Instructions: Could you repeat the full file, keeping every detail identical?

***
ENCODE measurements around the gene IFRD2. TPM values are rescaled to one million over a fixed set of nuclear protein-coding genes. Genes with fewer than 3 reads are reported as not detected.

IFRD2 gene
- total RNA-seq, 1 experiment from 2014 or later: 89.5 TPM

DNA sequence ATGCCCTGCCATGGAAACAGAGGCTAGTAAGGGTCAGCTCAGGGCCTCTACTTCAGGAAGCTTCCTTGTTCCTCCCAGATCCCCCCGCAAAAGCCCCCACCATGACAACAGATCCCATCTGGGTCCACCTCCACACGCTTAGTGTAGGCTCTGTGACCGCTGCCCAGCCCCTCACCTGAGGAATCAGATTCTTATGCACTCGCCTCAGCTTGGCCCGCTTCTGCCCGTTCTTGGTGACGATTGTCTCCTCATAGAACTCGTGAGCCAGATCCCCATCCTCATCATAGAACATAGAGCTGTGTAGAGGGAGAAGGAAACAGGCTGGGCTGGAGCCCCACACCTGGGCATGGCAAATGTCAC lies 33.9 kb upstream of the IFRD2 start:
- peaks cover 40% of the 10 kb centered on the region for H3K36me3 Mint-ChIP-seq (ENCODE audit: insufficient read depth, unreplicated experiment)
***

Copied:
ENCODE measurements around the gene IFRD2. TPM values are rescaled to one million over a fixed set of nuclear protein-coding genes. Genes with fewer than 3 reads are reported as not detected.

IFRD2 gene
- total RNA-seq, 1 experiment from 2014 or later: 89.5 TPM

DNA sequence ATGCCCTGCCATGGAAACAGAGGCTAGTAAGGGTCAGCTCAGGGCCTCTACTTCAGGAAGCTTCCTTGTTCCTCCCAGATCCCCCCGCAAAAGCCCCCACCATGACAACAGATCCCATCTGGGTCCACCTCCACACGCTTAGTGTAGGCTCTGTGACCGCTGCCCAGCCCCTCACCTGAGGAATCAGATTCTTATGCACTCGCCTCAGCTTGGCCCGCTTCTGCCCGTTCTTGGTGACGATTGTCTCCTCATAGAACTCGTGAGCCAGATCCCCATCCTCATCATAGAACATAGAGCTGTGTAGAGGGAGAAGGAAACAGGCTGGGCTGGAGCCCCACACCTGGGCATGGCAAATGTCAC lies 33.9 kb upstream of the IFRD2 start:
- peaks cover 40% of the 10 kb centered on the region for H3K36me3 Mint-ChIP-seq (ENCODE audit: insufficient read depth, unreplicated experiment)